Ottawa: Canada's espionage agency claimed that the Chinese government "clandestinely and deceptively" interfered in the 2019, and 2021 elections that were won by the country's current leader, Justin Trudeau, according to CBC News.

The Canadian Security Intelligence Service (CSIS) informed the Prime Minister's Office about this in February 2023, according to a top-secret briefing note that was discussed at the Foreign Interference Commission.

CBC News is a division of the Canadian Broadcasting Corporation.

"We know the PRC clandestinely and deceptively interfered both in the 2019 and 2021 general elections. In both cases, [foreign interference ... was] pragmatic in nature and focused primarily in supporting those viewed to be either 'pro-PRC' or 'neutral' on issues of interest to the PRC government," read the document titled 'Assertions in Media Reporting'.

The document alleged further that multiple political parties were involved and at least 11 candidates and 13 staff members were implicated in 'foreign interference' by the Chinese government.

Meanwhile, another CSIS document, tabled earlier in the inquiry, referred to seven Liberal candidates and four from the Conservative Party of Canada.

"We also observed online and media activities aimed at discouraging Canadians, particularly of Chinese heritage, from supporting the Conservative Party, leader Erin O'Toole, and particularly Steveston-Richmond East Candidate Kenny Chiu," the briefing note read, according to CBC News.

"The timing of these efforts to align with Conservative polling improvements; the similarities in language with articles published by PRC state media; and the partnership agreements between these Canada-based outlets and PRC entities all suggest that these efforts were orchestrated or directed by the PRC," it added.

The briefing note, however, stated that the task force asked to keep an eye on foreign meddling concluded that these actions had no bearing on the election's final result.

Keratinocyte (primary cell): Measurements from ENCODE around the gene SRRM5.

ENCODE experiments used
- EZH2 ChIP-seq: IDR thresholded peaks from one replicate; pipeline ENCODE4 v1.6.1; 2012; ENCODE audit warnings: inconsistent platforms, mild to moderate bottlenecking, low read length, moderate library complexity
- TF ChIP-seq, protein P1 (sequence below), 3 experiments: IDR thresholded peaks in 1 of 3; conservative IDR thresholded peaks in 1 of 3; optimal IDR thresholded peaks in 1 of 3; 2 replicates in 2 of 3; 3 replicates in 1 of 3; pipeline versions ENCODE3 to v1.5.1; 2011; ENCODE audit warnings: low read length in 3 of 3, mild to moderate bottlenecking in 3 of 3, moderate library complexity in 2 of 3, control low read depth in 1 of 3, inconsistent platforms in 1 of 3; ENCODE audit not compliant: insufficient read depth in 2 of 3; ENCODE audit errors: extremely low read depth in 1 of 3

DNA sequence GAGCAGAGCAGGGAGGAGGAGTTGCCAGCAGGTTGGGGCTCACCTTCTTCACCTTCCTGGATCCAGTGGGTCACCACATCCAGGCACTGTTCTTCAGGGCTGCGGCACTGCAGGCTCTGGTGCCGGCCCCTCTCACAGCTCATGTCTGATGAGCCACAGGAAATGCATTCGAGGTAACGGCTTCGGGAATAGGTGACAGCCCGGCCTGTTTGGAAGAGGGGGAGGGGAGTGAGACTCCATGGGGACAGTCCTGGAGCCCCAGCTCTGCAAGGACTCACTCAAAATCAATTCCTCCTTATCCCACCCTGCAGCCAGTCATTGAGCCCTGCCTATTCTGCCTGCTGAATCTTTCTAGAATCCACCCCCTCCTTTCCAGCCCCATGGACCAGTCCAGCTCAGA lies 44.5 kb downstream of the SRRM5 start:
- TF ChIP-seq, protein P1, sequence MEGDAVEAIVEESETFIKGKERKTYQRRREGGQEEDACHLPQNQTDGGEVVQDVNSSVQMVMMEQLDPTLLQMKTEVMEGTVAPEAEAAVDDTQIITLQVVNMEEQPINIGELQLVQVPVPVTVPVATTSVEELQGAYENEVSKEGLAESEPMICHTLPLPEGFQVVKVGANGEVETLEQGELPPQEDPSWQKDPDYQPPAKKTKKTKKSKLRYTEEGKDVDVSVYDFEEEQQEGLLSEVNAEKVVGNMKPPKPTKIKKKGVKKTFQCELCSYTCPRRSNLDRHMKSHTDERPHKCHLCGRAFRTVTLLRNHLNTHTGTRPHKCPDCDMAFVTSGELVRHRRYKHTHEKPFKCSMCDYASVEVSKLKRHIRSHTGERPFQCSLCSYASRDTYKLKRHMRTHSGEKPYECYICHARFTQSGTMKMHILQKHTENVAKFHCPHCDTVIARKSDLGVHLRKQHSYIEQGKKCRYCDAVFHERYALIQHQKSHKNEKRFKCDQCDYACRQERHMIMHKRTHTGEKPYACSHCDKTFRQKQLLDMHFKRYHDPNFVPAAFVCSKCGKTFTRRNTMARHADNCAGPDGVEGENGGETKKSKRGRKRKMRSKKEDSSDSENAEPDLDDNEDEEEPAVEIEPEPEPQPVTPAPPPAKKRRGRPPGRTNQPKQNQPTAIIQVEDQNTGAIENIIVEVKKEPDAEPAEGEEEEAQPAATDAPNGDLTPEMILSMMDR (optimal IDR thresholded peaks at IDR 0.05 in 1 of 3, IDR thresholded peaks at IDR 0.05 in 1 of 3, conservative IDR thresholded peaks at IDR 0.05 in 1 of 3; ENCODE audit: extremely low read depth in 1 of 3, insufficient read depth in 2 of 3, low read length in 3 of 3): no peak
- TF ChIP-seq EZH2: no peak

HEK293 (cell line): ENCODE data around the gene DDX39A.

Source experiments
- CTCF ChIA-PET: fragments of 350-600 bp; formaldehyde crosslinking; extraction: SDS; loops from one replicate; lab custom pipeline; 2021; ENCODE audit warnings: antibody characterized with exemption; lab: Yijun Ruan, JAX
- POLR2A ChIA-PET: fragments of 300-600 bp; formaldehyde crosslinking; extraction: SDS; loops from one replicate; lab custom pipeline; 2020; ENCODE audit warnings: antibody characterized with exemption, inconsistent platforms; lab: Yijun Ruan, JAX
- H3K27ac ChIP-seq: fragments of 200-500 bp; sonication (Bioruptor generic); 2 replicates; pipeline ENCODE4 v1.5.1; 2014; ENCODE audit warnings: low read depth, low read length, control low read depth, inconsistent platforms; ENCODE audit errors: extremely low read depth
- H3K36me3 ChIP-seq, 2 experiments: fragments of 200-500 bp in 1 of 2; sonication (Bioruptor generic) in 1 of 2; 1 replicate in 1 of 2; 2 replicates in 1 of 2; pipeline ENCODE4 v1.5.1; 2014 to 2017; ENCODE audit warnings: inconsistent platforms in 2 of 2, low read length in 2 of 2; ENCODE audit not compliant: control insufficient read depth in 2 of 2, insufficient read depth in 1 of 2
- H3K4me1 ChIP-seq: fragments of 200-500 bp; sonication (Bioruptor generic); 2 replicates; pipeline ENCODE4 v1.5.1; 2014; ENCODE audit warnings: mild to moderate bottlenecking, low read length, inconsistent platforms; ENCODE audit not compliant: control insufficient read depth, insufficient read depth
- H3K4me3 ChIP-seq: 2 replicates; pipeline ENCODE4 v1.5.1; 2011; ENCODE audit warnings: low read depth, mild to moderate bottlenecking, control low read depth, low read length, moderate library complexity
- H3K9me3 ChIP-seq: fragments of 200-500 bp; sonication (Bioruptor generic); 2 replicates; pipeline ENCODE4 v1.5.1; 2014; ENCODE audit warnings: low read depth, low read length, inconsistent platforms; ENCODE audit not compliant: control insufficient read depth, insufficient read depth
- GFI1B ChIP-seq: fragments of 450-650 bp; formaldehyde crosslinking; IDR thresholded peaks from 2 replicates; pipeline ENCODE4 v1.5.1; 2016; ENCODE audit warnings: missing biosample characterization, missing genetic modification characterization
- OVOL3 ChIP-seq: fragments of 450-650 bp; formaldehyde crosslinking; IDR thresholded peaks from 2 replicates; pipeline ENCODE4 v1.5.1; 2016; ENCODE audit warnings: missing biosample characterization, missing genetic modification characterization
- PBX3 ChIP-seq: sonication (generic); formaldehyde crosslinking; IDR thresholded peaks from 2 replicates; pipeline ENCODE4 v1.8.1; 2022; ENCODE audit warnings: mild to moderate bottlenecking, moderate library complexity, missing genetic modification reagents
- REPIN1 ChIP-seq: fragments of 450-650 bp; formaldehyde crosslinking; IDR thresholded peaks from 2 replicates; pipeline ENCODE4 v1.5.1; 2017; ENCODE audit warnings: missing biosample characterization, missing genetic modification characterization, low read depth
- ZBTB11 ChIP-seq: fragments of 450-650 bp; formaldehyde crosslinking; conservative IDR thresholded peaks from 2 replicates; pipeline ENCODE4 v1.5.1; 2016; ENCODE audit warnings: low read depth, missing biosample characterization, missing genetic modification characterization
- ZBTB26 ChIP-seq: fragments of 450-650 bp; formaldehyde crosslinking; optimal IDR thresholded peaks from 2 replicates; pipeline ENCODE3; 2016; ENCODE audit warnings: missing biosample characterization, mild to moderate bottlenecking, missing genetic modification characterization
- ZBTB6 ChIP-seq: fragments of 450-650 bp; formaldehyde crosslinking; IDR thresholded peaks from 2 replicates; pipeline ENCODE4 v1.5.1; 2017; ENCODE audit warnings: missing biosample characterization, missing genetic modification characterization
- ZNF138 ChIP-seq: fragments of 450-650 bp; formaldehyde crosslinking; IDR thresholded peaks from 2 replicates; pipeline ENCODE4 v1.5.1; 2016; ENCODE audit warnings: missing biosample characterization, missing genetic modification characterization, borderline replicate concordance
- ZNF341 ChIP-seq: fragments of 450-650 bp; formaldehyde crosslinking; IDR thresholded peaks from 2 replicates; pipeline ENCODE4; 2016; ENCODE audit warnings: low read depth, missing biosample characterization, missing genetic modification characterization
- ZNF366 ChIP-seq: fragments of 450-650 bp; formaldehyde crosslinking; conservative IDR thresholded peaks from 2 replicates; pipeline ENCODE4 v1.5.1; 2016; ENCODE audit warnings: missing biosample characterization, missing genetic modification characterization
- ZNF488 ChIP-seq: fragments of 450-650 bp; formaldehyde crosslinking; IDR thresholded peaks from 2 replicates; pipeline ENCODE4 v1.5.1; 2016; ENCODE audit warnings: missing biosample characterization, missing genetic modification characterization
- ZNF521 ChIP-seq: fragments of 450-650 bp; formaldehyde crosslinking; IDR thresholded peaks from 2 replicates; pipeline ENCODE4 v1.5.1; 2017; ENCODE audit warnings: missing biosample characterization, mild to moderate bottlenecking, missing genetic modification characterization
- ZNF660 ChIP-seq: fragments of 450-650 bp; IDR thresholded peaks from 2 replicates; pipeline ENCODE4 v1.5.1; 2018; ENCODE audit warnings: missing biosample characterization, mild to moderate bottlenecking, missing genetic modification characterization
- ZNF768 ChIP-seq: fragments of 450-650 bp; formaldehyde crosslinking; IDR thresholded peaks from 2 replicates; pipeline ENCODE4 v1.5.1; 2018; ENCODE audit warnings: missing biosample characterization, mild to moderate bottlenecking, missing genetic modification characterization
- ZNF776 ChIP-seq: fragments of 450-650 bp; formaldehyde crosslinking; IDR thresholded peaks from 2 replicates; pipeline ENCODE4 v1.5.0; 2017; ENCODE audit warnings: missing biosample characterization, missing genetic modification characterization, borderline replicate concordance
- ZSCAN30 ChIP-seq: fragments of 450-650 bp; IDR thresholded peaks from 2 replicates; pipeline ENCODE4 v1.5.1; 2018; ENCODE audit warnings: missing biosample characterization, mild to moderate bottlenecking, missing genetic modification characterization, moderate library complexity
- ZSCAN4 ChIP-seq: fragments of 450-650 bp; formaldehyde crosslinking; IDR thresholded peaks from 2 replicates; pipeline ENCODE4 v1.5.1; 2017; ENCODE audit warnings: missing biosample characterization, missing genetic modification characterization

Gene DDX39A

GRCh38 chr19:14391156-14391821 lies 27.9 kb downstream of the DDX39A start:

According to CBC News, the public inquiry into foreign interference has heard already from O'Toole and Chiu, who testified that their concerns about foreign interference were brushed aside when they raised them with Canadian officials.

Even after the Conservative Party brought up possible instances of foreign interference, more testimony and documents presented during the inquiry reveal that the body tasked with keeping an eye on election meddling identified possible foreign meddling directed at O'Toole and Chiu, but failed to notify them of it at the time.

Last week, O'Toole informed the commission that he thought Chinese intervention may have cost his party up to nine seats.

According to the briefing note, CSIS briefed cabinet ministers and other high-ranking officials on foreign influence 34 times, covering acts of meddling in the elections of 2019 and 2021.

"Until (foreign interference) is viewed as an existential threat to Canadian democracy and governments forcefully and actively respond, these threats will persist," the briefing note to the PMO read, according to CBC News.

In October, last year, Canadian Prime Minister Trudeau and several other MPs were targeted by a 'Spamouflage' campaign linked allegedly to China.

As part of this campaign, a bot network leaves thousands of comments on their social media accounts, making nefarious claims. However, despite the situation, the Canadian government did not act steadfastly enough to take any further action over this 'Spamouflage' campaign, according to Canada-based CTV News.

According to a statement from Global Affairs Canada (GAC), the federal government's 'Rapid Response Mechanism' (RRM) detected the campaign, which it said traced back to the People's Republic of China.

The campaign started in early August, 2023 and 'accelerated in scale' over the long weekend in September. It targeted MPs across the country and across the political spectrum, posting comments in both English and French on their Facebook and 'X' accounts.

This report is auto-generated from a syndicated feed